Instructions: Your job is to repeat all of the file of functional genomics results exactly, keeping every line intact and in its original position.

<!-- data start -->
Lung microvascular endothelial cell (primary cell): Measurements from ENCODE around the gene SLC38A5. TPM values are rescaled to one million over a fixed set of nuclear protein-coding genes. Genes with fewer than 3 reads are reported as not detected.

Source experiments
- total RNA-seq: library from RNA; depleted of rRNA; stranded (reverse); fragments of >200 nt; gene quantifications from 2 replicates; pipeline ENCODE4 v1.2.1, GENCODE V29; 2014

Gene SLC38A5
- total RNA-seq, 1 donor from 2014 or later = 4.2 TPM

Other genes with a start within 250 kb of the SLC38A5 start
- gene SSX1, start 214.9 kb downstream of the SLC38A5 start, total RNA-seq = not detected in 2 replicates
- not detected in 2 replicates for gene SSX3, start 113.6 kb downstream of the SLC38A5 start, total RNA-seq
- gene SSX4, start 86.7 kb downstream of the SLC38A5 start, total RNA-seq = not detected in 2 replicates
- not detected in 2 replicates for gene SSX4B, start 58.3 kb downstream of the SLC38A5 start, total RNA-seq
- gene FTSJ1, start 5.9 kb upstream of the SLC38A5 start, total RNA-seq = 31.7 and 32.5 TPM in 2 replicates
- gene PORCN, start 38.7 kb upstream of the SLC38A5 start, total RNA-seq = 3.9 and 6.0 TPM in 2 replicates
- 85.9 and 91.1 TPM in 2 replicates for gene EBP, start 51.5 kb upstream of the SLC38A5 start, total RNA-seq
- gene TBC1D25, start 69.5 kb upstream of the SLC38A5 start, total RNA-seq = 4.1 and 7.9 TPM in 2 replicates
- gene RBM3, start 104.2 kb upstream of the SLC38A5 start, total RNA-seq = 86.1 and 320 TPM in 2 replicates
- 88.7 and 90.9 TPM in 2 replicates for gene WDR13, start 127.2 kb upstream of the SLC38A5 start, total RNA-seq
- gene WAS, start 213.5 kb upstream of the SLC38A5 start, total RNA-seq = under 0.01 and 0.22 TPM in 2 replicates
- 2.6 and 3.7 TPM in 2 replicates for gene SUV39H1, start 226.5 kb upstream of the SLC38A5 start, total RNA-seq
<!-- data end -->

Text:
Lung microvascular endothelial cell (primary cell): Measurements from ENCODE around the gene SLC38A5. TPM values are rescaled to one million over a fixed set of nuclear protein-coding genes. Genes with fewer than 3 reads are reported as not detected.

Source experiments
- total RNA-seq: library from RNA; depleted of rRNA; stranded (reverse); fragments of >200 nt; gene quantifications from 2 replicates; pipeline ENCODE4 v1.2.1, GENCODE V29; 2014

Gene SLC38A5
- total RNA-seq, 1 donor from 2014 or later = 4.2 TPM

Other genes with a start within 250 kb of the SLC38A5 start
- gene SSX1, start 214.9 kb downstream of the SLC38A5 start, total RNA-seq = not detected in 2 replicates
- not detected in 2 replicates for gene SSX3, start 113.6 kb downstream of the SLC38A5 start, total RNA-seq
- gene SSX4, start 86.7 kb downstream of the SLC38A5 start, total RNA-seq = not detected in 2 replicates
- not detected in 2 replicates for gene SSX4B, start 58.3 kb downstream of the SLC38A5 start, total RNA-seq
- gene FTSJ1, start 5.9 kb upstream of the SLC38A5 start, total RNA-seq = 31.7 and 32.5 TPM in 2 replicates
- gene PORCN, start 38.7 kb upstream of the SLC38A5 start, total RNA-seq = 3.9 and 6.0 TPM in 2 replicates
- 85.9 and 91.1 TPM in 2 replicates for gene EBP, start 51.5 kb upstream of the SLC38A5 start, total RNA-seq
- gene TBC1D25, start 69.5 kb upstream of the SLC38A5 start, total RNA-seq = 4.1 and 7.9 TPM in 2 replicates
- gene RBM3, start 104.2 kb upstream of the SLC38A5 start, total RNA-seq = 86.1 and 320 TPM in 2 replicates
- 88.7 and 90.9 TPM in 2 replicates for gene WDR13, start 127.2 kb upstream of the SLC38A5 start, total RNA-seq
- gene WAS, start 213.5 kb upstream of the SLC38A5 start, total RNA-seq = under 0.01 and 0.22 TPM in 2 replicates
- 2.6 and 3.7 TPM in 2 replicates for gene SUV39H1, start 226.5 kb upstream of the SLC38A5 start, total RNA-seq